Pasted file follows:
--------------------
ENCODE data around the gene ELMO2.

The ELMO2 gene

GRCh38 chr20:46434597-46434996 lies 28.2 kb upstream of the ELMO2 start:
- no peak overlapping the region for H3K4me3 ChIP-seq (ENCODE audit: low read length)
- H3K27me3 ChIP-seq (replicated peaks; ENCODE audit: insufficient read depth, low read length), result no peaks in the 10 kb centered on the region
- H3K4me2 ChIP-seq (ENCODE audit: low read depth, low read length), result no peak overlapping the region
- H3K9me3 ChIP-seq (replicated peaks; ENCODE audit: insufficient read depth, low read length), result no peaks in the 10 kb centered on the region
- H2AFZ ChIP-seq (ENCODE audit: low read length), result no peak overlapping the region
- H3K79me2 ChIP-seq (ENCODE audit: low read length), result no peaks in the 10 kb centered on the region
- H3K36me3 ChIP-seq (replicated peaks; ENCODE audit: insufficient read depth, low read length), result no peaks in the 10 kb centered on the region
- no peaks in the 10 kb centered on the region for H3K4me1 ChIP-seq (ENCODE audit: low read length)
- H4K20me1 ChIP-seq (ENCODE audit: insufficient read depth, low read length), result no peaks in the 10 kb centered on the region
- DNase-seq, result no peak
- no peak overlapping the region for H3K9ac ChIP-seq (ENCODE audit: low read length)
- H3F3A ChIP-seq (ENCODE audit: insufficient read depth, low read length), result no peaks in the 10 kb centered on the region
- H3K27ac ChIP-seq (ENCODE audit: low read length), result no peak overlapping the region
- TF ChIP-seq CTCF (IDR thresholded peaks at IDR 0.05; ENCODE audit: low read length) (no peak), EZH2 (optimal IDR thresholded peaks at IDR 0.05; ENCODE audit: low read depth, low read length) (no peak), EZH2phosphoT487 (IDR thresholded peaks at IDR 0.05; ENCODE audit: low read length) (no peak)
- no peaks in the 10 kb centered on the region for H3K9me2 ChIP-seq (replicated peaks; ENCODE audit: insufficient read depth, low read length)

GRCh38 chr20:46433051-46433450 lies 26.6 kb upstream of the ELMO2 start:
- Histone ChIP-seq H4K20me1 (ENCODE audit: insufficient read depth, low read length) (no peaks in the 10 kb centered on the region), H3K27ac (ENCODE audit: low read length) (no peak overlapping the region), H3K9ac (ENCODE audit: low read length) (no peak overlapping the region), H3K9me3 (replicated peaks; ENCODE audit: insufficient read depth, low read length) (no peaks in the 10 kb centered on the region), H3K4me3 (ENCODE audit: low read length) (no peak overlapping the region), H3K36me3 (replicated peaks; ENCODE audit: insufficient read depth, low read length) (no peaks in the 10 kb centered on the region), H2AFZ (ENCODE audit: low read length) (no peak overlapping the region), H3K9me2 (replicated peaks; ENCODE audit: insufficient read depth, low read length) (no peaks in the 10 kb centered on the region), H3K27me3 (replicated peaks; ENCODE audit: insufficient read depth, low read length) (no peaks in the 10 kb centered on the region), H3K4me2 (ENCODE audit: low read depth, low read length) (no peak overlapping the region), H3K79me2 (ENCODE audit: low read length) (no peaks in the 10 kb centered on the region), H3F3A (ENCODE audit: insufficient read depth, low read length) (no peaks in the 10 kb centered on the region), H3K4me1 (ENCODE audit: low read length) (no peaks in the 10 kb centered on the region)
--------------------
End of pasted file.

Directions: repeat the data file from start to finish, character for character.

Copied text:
ENCODE data around the gene ELMO2.

The ELMO2 gene

GRCh38 chr20:46434597-46434996 lies 28.2 kb upstream of the ELMO2 start:
- no peak overlapping the region for H3K4me3 ChIP-seq (ENCODE audit: low read length)
- H3K27me3 ChIP-seq (replicated peaks; ENCODE audit: insufficient read depth, low read length), result no peaks in the 10 kb centered on the region
- H3K4me2 ChIP-seq (ENCODE audit: low read depth, low read length), result no peak overlapping the region
- H3K9me3 ChIP-seq (replicated peaks; ENCODE audit: insufficient read depth, low read length), result no peaks in the 10 kb centered on the region
- H2AFZ ChIP-seq (ENCODE audit: low read length), result no peak overlapping the region
- H3K79me2 ChIP-seq (ENCODE audit: low read length), result no peaks in the 10 kb centered on the region
- H3K36me3 ChIP-seq (replicated peaks; ENCODE audit: insufficient read depth, low read length), result no peaks in the 10 kb centered on the region
- no peaks in the 10 kb centered on the region for H3K4me1 ChIP-seq (ENCODE audit: low read length)
- H4K20me1 ChIP-seq (ENCODE audit: insufficient read depth, low read length), result no peaks in the 10 kb centered on the region
- DNase-seq, result no peak
- no peak overlapping the region for H3K9ac ChIP-seq (ENCODE audit: low read length)
- H3F3A ChIP-seq (ENCODE audit: insufficient read depth, low read length), result no peaks in the 10 kb centered on the region
- H3K27ac ChIP-seq (ENCODE audit: low read length), result no peak overlapping the region
- TF ChIP-seq CTCF (IDR thresholded peaks at IDR 0.05; ENCODE audit: low read length) (no peak), EZH2 (optimal IDR thresholded peaks at IDR 0.05; ENCODE audit: low read depth, low read length) (no peak), EZH2phosphoT487 (IDR thresholded peaks at IDR 0.05; ENCODE audit: low read length) (no peak)
- no peaks in the 10 kb centered on the region for H3K9me2 ChIP-seq (replicated peaks; ENCODE audit: insufficient read depth, low read length)

GRCh38 chr20:46433051-46433450 lies 26.6 kb upstream of the ELMO2 start:
- Histone ChIP-seq H4K20me1 (ENCODE audit: insufficient read depth, low read length) (no peaks in the 10 kb centered on the region), H3K27ac (ENCODE audit: low read length) (no peak overlapping the region), H3K9ac (ENCODE audit: low read length) (no peak overlapping the region), H3K9me3 (replicated peaks; ENCODE audit: insufficient read depth, low read length) (no peaks in the 10 kb centered on the region), H3K4me3 (ENCODE audit: low read length) (no peak overlapping the region), H3K36me3 (replicated peaks; ENCODE audit: insufficient read depth, low read length) (no peaks in the 10 kb centered on the region), H2AFZ (ENCODE audit: low read length) (no peak overlapping the region), H3K9me2 (replicated peaks; ENCODE audit: insufficient read depth, low read length) (no peaks in the 10 kb centered on the region), H3K27me3 (replicated peaks; ENCODE audit: insufficient read depth, low read length) (no peaks in the 10 kb centered on the region), H3K4me2 (ENCODE audit: low read depth, low read length) (no peak overlapping the region), H3K79me2 (ENCODE audit: low read length) (no peaks in the 10 kb centered on the region), H3F3A (ENCODE audit: insufficient read depth, low read length) (no peaks in the 10 kb centered on the region), H3K4me1 (ENCODE audit: low read length) (no peaks in the 10 kb centered on the region)